The Haunted Mesa by Louis L’Amour
From the back of the book:
L’Amour’s inspiration for The Haunted Mesa, his biggest hardcover bestseller ever, is a centuries-old enigma that has baffled historians: the sudden disappearance off the face of the earth of a race of Southwestern cliff dwellers the Navajos called the Anasazi. Summoned to a dark desert plateau by the desperate letter of an old friend, renowned investigator Mike Raglan is slowly drawn into a world of mystery and violence, where he will ultimately learn the astonishing legacy of the Anasazi.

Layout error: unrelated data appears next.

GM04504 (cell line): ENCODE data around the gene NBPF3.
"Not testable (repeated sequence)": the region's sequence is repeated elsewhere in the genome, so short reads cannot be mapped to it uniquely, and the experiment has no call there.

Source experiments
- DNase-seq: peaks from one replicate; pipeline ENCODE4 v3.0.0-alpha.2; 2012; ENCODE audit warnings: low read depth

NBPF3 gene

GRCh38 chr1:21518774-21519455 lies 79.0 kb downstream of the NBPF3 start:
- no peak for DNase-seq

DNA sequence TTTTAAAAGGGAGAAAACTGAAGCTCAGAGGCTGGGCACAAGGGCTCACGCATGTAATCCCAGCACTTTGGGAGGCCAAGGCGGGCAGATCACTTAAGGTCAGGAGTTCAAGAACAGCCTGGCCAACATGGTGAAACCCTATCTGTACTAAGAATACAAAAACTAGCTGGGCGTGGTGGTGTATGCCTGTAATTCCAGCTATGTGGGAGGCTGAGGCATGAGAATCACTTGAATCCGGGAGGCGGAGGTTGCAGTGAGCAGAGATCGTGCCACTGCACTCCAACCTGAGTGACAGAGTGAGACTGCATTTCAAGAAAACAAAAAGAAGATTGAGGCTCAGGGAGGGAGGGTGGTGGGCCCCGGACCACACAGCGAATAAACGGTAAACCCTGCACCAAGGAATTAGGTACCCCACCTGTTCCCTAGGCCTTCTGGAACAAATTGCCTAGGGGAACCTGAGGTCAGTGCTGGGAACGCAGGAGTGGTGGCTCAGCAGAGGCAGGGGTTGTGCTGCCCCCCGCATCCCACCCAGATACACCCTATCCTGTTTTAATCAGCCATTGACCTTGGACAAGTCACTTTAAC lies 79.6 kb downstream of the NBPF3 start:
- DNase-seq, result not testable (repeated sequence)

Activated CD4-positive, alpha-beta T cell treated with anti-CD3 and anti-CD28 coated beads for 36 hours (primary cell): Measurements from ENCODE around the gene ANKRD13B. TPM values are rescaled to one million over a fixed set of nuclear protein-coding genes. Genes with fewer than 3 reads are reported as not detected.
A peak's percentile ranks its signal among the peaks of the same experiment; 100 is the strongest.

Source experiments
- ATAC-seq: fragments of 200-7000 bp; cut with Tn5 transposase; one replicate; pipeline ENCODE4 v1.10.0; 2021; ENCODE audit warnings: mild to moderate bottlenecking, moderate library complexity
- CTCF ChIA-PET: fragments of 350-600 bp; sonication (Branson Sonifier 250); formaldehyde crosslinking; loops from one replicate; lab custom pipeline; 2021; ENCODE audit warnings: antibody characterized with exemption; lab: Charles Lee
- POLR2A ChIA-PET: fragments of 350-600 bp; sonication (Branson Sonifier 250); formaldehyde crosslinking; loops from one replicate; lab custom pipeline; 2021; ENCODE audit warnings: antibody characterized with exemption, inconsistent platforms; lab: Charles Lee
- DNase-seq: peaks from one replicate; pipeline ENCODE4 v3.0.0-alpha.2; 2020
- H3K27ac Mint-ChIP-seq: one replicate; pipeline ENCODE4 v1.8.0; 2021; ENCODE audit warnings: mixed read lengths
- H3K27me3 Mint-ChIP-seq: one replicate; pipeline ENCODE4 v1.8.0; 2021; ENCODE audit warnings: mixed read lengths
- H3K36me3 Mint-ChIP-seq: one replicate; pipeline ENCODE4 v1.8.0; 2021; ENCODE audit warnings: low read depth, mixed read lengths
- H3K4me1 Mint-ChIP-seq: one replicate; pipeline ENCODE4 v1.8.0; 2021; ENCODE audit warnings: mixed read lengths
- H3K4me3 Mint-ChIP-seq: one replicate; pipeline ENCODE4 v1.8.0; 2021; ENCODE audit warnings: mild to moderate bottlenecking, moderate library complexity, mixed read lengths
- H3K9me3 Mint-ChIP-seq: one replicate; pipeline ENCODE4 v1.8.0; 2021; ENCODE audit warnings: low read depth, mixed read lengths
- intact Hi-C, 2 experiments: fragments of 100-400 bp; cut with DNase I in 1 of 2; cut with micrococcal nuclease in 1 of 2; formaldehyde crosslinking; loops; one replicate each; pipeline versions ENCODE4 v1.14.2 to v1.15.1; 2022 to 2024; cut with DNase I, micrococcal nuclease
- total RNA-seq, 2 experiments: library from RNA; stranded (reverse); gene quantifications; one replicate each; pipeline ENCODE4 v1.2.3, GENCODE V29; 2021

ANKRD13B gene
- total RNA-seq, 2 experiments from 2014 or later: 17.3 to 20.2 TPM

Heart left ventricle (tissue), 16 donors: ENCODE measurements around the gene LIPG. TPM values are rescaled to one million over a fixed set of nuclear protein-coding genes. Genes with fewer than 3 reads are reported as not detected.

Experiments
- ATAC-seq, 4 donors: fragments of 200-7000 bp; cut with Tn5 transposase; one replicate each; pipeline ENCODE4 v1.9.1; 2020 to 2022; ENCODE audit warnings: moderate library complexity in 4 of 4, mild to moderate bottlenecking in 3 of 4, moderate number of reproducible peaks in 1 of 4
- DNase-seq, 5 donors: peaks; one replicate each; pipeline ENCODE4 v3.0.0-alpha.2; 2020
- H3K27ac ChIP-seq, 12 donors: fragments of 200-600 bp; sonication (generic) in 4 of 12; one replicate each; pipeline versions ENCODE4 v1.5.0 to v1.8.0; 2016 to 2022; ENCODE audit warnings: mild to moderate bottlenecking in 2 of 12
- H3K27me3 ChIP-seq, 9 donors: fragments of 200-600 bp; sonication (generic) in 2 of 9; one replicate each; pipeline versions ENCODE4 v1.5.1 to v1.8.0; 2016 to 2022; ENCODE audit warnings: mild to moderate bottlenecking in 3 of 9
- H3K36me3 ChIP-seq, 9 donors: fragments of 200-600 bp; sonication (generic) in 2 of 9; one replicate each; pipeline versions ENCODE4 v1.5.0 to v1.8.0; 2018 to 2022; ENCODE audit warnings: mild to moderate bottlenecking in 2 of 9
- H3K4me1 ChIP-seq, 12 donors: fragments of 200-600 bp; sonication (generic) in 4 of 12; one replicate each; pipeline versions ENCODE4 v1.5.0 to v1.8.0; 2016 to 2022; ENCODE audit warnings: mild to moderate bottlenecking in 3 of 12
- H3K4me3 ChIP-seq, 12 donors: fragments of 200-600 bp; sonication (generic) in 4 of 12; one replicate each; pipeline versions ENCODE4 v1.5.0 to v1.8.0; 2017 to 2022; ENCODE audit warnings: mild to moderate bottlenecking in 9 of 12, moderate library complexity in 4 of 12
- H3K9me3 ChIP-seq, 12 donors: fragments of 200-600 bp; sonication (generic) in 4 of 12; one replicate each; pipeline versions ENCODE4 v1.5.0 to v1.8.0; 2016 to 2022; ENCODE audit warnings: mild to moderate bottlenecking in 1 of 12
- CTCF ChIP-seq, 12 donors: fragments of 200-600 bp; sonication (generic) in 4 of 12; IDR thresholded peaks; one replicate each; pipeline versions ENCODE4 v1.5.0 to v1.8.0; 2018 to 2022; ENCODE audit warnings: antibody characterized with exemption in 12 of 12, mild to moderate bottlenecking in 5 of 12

Explaining what happened to the Anasazi is an interesting concept and adding the fantastical elements made it more interesting still. Unfortunately the book itself wasn’t very interesting. It started out mysterious and kind of spooky but then it settled into a rut. Mike Raglan goes to save a friend from some unknown danger and he has to think about it a lot. You hear him go over the few facts he has in his head and then he explains these facts to someone else and then he goes over them in his head again, and again. He keeps repeating that he’s scared, that he doesn’t know what he has gotten himself into or why, that he could just turn around and go home. He keeps asking the same unanswerable questions. The same things in much the same words over and over again until you could almost recite the passages yourself. Introspection is fine but in this case I don’t think we needed 250 pages of it. When there is no new information or new insights it starts to get monotonous. I think L’Amour wanted to make a point that Mike was just an ordinary man who got scared like the rest of us but did what had to be done anyway. He did make that point. Endlessly. It did pick up in the last 100 pages or so when thinking led to a decision and then some actual action. The concept was good, the characters were fine and I liked L'Amour's interesting explanation of what happened to the Anasazi but the story took a long time to develop and I think if 100 pages of Mike’s repetitive thoughts were cut out it would have been a better book.